Gilbert encourages participation in regional chapters as a way of remaining involved with BYU. “I think many alumni are fiercely loyal to BYU and want to do something that links them to the university,” he says. “Yet they may not know how to do it or where to go. My answer to that question is to join and participate in local chapters.”
Gilbert’s goals as BYU Alumni Association president–a position he will hold through 1999–are many. He looks to the chapters to help coordinate with BYU Management Society, BYU Law Society, Collegium Aesculapium, and other BYU groups. He wants to encourage regional scholarships to help worthy students who otherwise could not afford to attend BYU. He would like to see chapters participate in community activities that raise awareness about BYU. And he supports chapters as a major force in BYU’s capital campaign fund-raising efforts.
Additionally, he wants to see alumni assist each other in finding jobs. “We have a placement office–you can find it under the Alumni Association’s Web site on the Internet https://alumni.byu.edu. Alumni should help each other.”
Particularly important to him during his tenure, he says, is to find ways to help alumni understand that the Alumni Association is their advocate and representative to BYU.
A strong believer in community involvement, Gilbert counts his work with the Desert Mission Food Bank for the Lincoln Foundation board one of his most fulfilling assignments outside of his work with BYU.
“This is a place where people come for food,” he explains. “It is designed to help them overcome a short-term problem.” The food bank began in a small building it quickly outgrew, and Gilbert headed a $2.5 million capital campaign to help the organization meet the demand.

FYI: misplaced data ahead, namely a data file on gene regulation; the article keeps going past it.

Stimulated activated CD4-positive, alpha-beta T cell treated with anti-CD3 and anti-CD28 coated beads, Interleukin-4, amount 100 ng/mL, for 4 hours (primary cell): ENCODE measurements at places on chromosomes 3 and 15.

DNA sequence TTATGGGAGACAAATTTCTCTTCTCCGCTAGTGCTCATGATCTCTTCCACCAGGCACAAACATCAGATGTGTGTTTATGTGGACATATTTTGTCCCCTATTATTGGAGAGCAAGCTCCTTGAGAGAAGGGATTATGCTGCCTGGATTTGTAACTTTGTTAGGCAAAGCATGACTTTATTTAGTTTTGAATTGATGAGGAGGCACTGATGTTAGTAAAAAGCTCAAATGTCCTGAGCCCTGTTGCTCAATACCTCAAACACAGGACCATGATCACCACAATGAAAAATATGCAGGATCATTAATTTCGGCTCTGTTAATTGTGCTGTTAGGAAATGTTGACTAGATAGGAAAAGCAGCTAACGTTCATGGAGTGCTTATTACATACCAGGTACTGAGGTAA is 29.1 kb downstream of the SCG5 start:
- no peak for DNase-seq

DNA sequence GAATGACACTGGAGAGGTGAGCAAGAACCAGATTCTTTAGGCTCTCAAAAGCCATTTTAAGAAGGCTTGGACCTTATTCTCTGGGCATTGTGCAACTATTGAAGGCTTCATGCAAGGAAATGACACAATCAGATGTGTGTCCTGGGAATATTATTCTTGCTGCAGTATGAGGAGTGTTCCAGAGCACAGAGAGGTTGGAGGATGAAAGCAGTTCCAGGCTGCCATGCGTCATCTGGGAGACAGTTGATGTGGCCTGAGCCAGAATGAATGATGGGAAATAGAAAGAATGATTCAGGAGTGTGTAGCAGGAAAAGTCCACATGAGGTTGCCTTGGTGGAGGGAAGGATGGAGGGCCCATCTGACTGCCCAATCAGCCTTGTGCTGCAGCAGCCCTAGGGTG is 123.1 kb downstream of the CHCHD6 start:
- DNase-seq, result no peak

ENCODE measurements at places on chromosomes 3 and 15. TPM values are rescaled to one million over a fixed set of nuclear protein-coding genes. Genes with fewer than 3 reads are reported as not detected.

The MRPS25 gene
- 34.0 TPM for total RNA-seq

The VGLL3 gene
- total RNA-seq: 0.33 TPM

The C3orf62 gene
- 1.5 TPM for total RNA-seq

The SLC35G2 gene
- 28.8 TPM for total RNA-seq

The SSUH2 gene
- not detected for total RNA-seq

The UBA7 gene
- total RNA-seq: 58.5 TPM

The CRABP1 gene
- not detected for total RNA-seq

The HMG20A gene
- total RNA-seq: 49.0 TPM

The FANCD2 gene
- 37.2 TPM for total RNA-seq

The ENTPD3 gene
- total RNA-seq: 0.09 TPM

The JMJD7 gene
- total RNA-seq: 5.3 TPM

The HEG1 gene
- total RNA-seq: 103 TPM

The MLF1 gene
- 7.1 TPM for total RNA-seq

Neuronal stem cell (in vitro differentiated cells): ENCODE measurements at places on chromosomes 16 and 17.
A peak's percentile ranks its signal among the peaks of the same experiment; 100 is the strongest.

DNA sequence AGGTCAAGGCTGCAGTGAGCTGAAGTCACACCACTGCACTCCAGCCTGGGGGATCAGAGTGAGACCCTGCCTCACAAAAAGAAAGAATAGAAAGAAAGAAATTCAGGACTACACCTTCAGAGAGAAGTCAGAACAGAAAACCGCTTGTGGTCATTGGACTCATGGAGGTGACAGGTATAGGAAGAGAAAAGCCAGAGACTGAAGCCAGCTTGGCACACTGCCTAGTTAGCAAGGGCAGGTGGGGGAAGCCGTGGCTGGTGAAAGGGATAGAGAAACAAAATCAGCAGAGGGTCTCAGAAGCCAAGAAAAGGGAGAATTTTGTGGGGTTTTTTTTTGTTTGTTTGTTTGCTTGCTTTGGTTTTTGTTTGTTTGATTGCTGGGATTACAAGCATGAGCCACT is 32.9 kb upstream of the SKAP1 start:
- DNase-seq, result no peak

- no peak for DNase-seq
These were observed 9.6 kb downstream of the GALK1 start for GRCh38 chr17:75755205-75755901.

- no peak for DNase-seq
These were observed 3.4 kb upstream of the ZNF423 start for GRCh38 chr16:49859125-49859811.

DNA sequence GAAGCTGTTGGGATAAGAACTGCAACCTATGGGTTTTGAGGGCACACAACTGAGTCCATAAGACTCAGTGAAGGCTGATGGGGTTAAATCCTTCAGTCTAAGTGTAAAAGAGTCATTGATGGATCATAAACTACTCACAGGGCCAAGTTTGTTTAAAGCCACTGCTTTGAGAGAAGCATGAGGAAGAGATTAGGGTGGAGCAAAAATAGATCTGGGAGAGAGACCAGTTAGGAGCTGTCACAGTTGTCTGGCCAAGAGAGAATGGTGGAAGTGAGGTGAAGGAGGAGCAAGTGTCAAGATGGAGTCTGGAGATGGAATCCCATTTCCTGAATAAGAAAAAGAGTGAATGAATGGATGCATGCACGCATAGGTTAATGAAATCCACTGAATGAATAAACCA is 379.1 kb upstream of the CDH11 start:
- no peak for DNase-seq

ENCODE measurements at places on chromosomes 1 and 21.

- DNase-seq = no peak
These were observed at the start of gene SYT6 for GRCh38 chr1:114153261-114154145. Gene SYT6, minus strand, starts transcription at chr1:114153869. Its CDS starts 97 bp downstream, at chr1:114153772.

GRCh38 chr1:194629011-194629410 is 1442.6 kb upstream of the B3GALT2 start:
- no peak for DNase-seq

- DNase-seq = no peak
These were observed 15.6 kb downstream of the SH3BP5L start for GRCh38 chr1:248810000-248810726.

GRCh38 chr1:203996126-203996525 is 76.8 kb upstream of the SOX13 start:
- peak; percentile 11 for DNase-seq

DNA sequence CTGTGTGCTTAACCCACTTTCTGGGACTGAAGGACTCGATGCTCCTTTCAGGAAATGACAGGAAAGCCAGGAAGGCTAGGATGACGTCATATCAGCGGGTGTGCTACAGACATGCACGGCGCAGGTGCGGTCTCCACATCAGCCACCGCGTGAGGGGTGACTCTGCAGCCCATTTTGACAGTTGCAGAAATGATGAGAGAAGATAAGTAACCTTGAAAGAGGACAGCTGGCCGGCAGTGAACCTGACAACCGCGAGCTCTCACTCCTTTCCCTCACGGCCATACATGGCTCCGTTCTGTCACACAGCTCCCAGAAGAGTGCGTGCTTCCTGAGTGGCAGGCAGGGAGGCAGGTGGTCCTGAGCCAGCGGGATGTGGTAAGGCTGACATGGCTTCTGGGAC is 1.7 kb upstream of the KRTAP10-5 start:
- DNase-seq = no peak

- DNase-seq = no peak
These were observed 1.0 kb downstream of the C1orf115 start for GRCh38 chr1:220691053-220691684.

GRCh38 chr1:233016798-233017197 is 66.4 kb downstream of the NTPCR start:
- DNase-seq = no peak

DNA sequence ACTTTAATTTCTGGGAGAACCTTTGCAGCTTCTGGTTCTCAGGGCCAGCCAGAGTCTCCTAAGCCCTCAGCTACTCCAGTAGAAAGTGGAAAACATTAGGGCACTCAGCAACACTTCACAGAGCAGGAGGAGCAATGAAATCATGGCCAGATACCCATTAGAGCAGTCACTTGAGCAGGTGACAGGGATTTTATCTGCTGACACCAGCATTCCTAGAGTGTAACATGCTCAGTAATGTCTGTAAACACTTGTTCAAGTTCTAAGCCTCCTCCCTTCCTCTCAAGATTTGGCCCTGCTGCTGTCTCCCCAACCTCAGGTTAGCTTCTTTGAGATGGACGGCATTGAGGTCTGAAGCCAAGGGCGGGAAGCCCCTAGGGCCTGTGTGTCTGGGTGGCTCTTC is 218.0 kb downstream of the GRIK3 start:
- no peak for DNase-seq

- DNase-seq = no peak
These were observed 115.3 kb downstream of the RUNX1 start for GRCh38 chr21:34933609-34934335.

“I still remember the day when a divorced mother with three children came in with tears streaming down her face, saying her husband had left and she did not know how she could take care of her family. I immediately could see the need for the food bank. We now have a large warehouse and a large distribution faculty. All of us are volunteers, including dentists who donate one day a month to work on children’s teeth. We began the dentistry component after some schools approached us and said some children could not concentrate because their teeth hurt so much.”
Another volunteer position has kept Gilbert busy for 15 years as a member of the board of directors for the National Conference of Christians and Jews. He now serves as chair of the Arizona chapter.
“That group was formed when Al Smith, a Catholic, ran for U.S. president,” Gilbert explains. “A lot of religious prejudice emerged from that election, and the conference began to fight prejudice on a religious basis. Since then the goals have expanded to where we fight prejudice of any type–be it religion, race, sex, or prejudice against the economically disadvantaged. Among our many projects is going into schools to promote religious and racial tolerance. Last year we talked to more than 10,000 students in Arizona.
“We also sponsor a summer camp for high school students called ‘Any Town.’ When they arrive at the camp, we assign them a color–red, brown, or yellow–for a week and help them feel firsthand the effects of discrimination based on skin color. We also work on religious tolerance. Toward the end of the week’s camp, we show them ways to overcome prejudice and help them understand how prejudice starts and what they can do to right it.”
The conference has even defended the LDS faith, Gilbert says. “We did a considerable amount of good work with minimizing the effects of the anti-Mormon filmThe Godmakers. We distributed a lot of information against it, and the people who produced the movie were so mad, they sued us. We won the law suit.”
When not serving BYU and his community, Gilbert works as a law partner in the firm of Beus, Gilbert and Devitt, which he helped found. Previously, he practiced law with former BYU President Rex E. Lee.